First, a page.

Last week, a friend who volunteers teaching English to kids in an Arab village near Karmiel mentioned an informal survey he’d done among the kids he teaches. He asked them, hypothetically, who they wouldn’t want living in their village.
He listed a whole bunch of different types of people: Arab Christians, Americans, religious and non-religious Jews.
It turned out that the main group of people that the kids didn’t want coming to live in their village was religious Jews.
Because, according to the kids, religious Jews hate Arabs more.
In other words: not because they hate us, but because they believe we hate them.
I was astonished, but actually this makes sense. They probably figure that the people who are most passionate about the religion are also the most passionate Zionists. And thus, the most passionate Arab-haters.
To me, being a religious Jew is totally about Israel. But it is not at all about hatred.
I always figured that when I made aliyah, I’d understand the situation here a lot more clearly. You know, being actually present on the ground, as opposed to being way off in North America.
That’s about as accurate as a flea expecting to understand a dog’s life just because it lives on the dog’s back.
There’s no way.
I mean, that dog is running around, catching frisbees, cuddling with its owners, napping, eating, dreaming, rolling in the mud. And there’s that flea: hanging on for dear life, hoping it will be right side up at the end of the day.
If anything, seeing the situation on the ground makes it even more complex and confusing. Instead of thinking about “Arabs” as a whole, you have to think about individuals. The 80-something Arab Muslim I met last week who lives in Haifa and speaks better Hebrew than most Jewish Israelis. His best friend is a Jew and they go to all of each other’s simchas. And then there’s the guy who stabbed a young Israeli soldier who was sleeping next to him on a bus. I wonder if he’s ever had a Jewish friend.
Let me clarify one thing: when I’m talking about Arabs here, I’m not talking about Gazans or anyone else living under the Palestinian authority. Just about folks with Israeli citizenship, who live in Israel just like me, and who happen to be Arab.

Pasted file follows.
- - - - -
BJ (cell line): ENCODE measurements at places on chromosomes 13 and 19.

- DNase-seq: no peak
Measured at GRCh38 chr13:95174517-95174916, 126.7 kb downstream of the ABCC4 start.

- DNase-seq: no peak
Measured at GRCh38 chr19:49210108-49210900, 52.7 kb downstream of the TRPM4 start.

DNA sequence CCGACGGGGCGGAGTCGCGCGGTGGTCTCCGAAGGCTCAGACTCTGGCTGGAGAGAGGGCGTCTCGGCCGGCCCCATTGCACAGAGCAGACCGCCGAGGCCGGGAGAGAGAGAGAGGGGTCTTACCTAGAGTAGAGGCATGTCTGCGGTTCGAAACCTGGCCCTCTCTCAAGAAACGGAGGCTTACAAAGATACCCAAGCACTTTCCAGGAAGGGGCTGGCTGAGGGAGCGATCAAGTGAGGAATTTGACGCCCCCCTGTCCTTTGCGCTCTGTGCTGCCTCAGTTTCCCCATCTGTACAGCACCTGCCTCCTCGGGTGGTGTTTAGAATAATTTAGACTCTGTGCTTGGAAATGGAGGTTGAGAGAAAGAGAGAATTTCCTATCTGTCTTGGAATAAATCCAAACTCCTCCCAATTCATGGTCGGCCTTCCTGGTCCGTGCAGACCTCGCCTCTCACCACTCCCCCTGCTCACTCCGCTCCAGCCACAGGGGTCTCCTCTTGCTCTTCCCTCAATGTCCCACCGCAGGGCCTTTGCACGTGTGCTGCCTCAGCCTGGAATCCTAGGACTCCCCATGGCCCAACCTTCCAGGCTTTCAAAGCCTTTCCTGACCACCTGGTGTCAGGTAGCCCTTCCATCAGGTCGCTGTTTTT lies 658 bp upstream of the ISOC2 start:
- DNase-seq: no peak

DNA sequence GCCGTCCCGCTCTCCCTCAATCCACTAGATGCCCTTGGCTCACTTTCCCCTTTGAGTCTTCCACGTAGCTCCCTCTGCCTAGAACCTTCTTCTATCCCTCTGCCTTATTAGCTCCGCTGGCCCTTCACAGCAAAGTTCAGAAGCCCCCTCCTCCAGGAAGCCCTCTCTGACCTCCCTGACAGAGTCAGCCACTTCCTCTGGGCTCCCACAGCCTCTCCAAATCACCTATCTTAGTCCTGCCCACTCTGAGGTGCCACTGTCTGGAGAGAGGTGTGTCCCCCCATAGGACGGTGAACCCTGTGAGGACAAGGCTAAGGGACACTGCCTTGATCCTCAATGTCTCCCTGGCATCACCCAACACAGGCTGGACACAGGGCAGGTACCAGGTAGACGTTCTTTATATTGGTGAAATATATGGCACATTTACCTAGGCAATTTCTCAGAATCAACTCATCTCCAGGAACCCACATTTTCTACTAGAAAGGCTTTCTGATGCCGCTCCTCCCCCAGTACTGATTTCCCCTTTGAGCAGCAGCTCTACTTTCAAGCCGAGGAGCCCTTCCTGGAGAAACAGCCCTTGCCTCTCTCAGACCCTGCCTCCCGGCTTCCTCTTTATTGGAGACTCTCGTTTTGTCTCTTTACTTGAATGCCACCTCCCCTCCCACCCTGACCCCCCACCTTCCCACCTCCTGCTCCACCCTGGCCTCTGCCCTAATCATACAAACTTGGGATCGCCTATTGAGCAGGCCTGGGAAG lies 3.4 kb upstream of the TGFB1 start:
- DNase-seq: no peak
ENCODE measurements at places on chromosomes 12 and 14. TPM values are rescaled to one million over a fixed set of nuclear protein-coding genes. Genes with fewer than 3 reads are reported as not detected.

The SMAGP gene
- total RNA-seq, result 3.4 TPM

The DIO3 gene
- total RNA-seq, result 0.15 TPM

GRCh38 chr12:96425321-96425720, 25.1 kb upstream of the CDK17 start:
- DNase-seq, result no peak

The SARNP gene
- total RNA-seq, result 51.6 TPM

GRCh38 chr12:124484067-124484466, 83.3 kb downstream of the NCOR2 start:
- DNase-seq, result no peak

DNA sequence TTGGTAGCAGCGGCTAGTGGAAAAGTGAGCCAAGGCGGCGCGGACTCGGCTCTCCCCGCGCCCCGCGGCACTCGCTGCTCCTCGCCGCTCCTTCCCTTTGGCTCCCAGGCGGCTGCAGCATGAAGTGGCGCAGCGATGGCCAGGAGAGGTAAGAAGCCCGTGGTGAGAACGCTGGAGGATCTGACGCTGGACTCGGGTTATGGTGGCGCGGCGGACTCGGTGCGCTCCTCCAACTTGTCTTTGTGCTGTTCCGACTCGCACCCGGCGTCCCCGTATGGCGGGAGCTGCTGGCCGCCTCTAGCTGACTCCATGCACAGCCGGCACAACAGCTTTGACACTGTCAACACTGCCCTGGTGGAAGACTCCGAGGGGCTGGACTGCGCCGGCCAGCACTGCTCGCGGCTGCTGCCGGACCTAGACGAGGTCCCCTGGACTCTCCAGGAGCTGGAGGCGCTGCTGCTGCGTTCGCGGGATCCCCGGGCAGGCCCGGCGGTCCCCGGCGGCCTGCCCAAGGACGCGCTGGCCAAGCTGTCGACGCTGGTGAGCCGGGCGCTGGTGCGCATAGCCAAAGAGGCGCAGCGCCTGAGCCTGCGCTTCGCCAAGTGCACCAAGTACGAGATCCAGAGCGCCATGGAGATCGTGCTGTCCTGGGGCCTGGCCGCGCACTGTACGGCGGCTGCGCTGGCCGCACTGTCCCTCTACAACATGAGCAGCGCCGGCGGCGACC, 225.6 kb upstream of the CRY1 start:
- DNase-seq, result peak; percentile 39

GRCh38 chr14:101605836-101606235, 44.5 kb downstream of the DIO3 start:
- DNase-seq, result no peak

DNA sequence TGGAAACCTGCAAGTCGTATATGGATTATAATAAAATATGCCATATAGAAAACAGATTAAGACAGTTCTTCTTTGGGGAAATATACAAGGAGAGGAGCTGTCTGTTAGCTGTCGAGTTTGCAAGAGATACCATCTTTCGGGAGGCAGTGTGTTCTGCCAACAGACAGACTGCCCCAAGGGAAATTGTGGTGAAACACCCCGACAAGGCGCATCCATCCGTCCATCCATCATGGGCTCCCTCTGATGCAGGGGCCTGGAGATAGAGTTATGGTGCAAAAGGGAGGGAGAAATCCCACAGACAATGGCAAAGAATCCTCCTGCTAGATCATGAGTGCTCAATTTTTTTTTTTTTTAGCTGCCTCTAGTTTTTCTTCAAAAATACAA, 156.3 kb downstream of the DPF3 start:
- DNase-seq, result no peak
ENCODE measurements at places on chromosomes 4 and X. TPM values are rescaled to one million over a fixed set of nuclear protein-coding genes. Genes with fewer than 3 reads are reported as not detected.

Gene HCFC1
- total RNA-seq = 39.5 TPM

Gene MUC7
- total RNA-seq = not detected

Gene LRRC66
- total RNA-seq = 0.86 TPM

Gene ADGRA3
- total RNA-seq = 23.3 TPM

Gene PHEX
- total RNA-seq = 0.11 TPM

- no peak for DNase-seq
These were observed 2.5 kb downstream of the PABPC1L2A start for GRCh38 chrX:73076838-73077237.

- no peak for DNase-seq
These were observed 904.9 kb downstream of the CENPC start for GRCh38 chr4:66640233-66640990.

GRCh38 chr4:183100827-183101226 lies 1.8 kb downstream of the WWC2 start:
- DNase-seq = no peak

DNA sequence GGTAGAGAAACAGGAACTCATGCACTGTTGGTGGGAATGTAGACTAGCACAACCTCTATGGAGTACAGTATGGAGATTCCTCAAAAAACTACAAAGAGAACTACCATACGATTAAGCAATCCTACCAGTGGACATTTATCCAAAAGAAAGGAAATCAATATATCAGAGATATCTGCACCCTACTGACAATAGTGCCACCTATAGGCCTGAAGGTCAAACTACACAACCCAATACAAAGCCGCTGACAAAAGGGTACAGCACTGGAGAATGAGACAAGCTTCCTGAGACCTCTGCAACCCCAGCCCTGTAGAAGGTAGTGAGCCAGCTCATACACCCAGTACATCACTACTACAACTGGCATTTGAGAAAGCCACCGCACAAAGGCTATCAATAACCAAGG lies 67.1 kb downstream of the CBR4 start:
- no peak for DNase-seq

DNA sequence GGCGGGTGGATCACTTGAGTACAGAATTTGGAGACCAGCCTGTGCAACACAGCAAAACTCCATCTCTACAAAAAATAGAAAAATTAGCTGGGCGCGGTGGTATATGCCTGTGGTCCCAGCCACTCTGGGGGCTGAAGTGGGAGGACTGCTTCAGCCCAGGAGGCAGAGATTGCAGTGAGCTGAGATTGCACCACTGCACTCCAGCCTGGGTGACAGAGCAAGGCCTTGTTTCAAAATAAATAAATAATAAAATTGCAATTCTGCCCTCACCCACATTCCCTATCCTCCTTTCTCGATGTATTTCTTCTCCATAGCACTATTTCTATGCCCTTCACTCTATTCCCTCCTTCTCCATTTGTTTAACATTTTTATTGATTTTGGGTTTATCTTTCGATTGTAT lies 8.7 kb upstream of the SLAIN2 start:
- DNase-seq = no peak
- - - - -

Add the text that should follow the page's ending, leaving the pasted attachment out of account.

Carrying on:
Do we hate Arabs because they stand in the way of creating a truly Jewish state? Because they kill our kids? Because they refuse to sing our national anthem in the Knesset, since it speaks of the Jews’ two-thousand year longing to return to our homeland? Because they haggle with us relentlessly on the way to the Kosel?
Yup, I’m just a flea here, hanging on for dear life. And it turns out I don’t have any more answers than I did back in Canada.
I suspect many religious Jews, especially olim, deal with this situation by not looking at it.
And some deal with it by hating, because hating is easier than understanding.
But if you hate, where do you draw the line? Do you hate the Arab cabbie who blasts some kind of shouty Arabic sermon over his cab’s speakers? The doctor who works in the neighbourhood’s health clinic on Shabbat so a Jew doesn’t have to? The kid who brings you your (kosher) nuggets at McDonald’s? The bus driver who chats obliviously on the phone as he plummets down the hill from Tzfat?
(Yes, it’s true; almost all of my encounters with Arabs in this country have been as a customer and not as a friend or neighbour.)
And then, too, how much of what we feel as hatred is actually fear? Fear that we’ll be the ones the next terrorist drives a car into, or throws stones at, or stabs while we sleep on an Egged intercity bus.
When I mentioned this to my 20-year-old son, he said it made perfect sense. But then he thought about it and qualified: religious Jews outside of Israel might hate Arabs more, simply because they know more about the situation here and feel more strongly about Israel.
But here in Israel, I think the hatred is spread out pretty well equally. And to me, at least, it doesn’t seem to have much connection with how religious or how Zionist a person is. There are religious people and Zionists who can envision ultimately sharing “their” Israel, and others who can’t.
Arabs are all around us. I believe this is a good thing. A friend of mine used to grow a few flowers in her garden, but hated bees or insects of any kinds. Earthworms, too. And I’d tell her, “You wouldn’t want to live in a world without bees in it.” And earthworms. None of those flowers would exist without them.
This is their country, too.
In the picture at the top of this post, by the way, both the soldier and the kid are Arabs. And I have that soldier to thank, in some way, for keeping me alive here in my Holy Land.
I suspect most of Israel’s Arab citizens are just fleas like we are, clinging desperately to the hairs that keep their lives stable and hoping not to get too splattered in mud.
Did you start reading this thinking I had all the answers? I don’t, though there are plenty of blogs out there that think they do, if that’s what you’re looking for.
I just know that I don’t want to be a person who hates. My Judaism includes other nations, including the descendants of Ishmael. I want to live peacefully and defend others’ right to do the same.
Does your Israel include Arabs??? Let me know in the comments.
A few books I’ve read recently on this topic that might or might not be helpful:
- I Shall Not Hate: A Gaza Doctor's Journey on the Road to Peace and Human Dignity
- The Other Side of Israel: My Journey Across the Jewish/Arab Divide
- Catch the Jew! (read my full review here)
- Not the Israel My Parents Promised Me (graphic novel)
- Jerusalem: Chronicles from the Holy City (graphic novel)
- How to Understand Israel in 60 Days or Less (graphic novel)
Tzivia / צִיבְיָה
[photo credit: Israel Defense Forces via Wikimedia]